Who benefits from Lindner’s relief plans and how
To mitigate the consequences of high inflation in everyday life, Federal Finance Minister Christian Lindner is planning an inflation compensation law. His promise: relief for 48 million citizens. Lindner was particularly interested in the cold progression. What can be expected from the plans
Finance Minister Christian Lindner has presented a plan for a kind of tax reform, which has provoked a wild echo of reactions. While some speak of delayed relief for broad sections of the population, others criticize that the top earners benefit too much. Meanwhile, the finance minister indulges himself in verbal confusion. “This is not about lightening the burden, but about relinquishing the burden,” Lindner explained Wednesday as he presented his plans. His own guest article in FAZ, in which he explains and justifies the plans, is headlined with the words: “Relief for 48 million citizens”.
However. In any case, there is a lot of money at stake – namely ten billion euros. The most important questions and answers.
Why a tax reform at all?
The current high inflation rates make life more expensive for citizens. Even those who are able to negotiate a wage increase to match inflation are losing purchasing power. Because a higher gross salary ensures that you slip into a higher tax rate, so that in the end you have no more net money in your pocket. Lindner wants to combat this effect of the so-called “cold progression” with his inflation compensation law.
What exactly is planned?
Lindner’s plans are strictly speaking not a structural reform, but an adjustment of limit values. The annual basic allowance, on which no income tax is paid at all, must increase from EUR 10,347 to EUR 10,632 in the coming year and to EUR 10,932 in 2024. The other limit values, from which you slip into a higher tax rate, will also increase accordingly. Finally, the top tax rate of 42 percent will no longer apply from 58,597 euros, but only from 61,972 euros (2023) and 63,515 euros (2024). The so-called wealth tax rate of 45 percent for very good wage earners still applies from 277,826 euros.
The child allowance or child allowance is also increased. But it has also happened regularly in recent years – just like with the basic benefit – because it is required by law.
Who will now be replaced and to what extent?
It depends on how much you earn. In general, the following applies: In absolute numbers, higher earners receive more relief than low earners. In relation to income, the relief is usually higher for low earners. Anyone who pays no income tax at all, because they earn too little (less than the basic benefit) or nothing, has nothing to do with the relief either.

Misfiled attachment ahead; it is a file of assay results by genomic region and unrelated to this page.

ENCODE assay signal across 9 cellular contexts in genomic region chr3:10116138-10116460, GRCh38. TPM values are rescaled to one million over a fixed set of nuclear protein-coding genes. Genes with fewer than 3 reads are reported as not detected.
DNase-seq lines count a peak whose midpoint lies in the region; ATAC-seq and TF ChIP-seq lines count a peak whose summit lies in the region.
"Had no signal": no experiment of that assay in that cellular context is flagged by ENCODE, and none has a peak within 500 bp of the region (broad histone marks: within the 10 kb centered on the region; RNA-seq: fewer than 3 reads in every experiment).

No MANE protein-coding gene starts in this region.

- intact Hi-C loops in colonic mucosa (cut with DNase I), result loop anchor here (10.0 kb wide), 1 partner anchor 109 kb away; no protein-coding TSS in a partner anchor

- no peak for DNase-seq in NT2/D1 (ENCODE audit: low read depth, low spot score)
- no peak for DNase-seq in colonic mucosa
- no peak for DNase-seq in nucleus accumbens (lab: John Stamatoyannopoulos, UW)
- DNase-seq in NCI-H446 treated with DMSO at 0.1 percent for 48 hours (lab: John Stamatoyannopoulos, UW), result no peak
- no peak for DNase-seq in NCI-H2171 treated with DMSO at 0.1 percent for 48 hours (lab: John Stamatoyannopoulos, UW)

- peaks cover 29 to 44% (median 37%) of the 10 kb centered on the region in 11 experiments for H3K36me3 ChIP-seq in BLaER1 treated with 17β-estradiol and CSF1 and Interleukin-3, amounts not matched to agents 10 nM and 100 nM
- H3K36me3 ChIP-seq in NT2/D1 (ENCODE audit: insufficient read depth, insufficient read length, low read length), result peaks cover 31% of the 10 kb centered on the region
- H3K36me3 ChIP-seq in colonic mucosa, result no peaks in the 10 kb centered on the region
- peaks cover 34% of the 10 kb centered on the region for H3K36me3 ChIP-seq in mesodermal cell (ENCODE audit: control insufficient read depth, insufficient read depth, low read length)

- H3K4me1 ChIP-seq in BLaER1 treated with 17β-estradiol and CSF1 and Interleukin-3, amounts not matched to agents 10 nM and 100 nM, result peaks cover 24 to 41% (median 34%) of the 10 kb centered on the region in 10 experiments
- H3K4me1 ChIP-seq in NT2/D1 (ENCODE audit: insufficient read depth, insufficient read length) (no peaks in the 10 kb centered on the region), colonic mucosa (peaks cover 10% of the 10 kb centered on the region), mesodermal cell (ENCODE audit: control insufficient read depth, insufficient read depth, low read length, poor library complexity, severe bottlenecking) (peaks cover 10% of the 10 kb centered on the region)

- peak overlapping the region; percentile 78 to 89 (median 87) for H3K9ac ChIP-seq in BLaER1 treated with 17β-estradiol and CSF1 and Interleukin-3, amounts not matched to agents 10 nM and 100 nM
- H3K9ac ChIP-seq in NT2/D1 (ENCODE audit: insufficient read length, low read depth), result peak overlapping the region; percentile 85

According to the Ministry of Finance, the relief in the coming year for a single person with a taxable income of 30,000 euros will be 172 euros. At 50,000 euros it is 352 euros and at 70,000 euros it is 479 euros. In 2024, the relief for these three examples would be €278, €535 and €730 compared to the current rate.
According to the sharing tariff, a married couple with a total taxable income of EUR 50,000 will be relieved by EUR 282 (2024: EUR 470), with an income of EUR 70,000 by EUR 416 (2024: EUR 660) and by EUR 958 (2024: EUR 1460) with an income of EUR 130,000.
Is it socially just?
Opinions are divided. Finance Minister Lindner emphasizes that people with high incomes benefit less from the cold progression compensation than people with lower incomes, even though their relief in euros and cents is higher. Bottom line, it’s only fair. He gets support from business representatives such as the industry association BDI and the employers’ association BDA, as well as from the CDU/CSU’s parliamentary group.
In the SPD and the Greens, on the other hand, there is sometimes clear opposition to the relief for the higher wage earners. “Tax cuts in the billions, which many wage earners enjoy three times as much in absolute terms as lower wage earners – this is not up to date,” says green finance expert Katharina Beck to the RND newspapers. Social associations also criticized and instead of compensating for the cold progress for everyone, they prefer targeted subsidies for the poor.
This position is also supported by the head of the German Institute for Economic Research (DIW), Marcel Fratzscher. Lindner’s concept favors high earners, as they receive a large share of the state’s inflationary profits, even though inflation hits low earners much more, Fratzscher explained to the Rheinische Post. Lindner’s plan therefore sets “the wrong priorities” and will further exacerbate inequality and social polarisation.”
And what does the chancellor say? In a first reaction, Olaf Scholz made a diplomatic statement. He views the plans with “fundamental goodwill,” a spokesman for the chancellor said. They could be “part of an overall relief concept with a view to the autumn”.
The discussions about who should get which relief have only just begun.
This article first appeared on stern.de.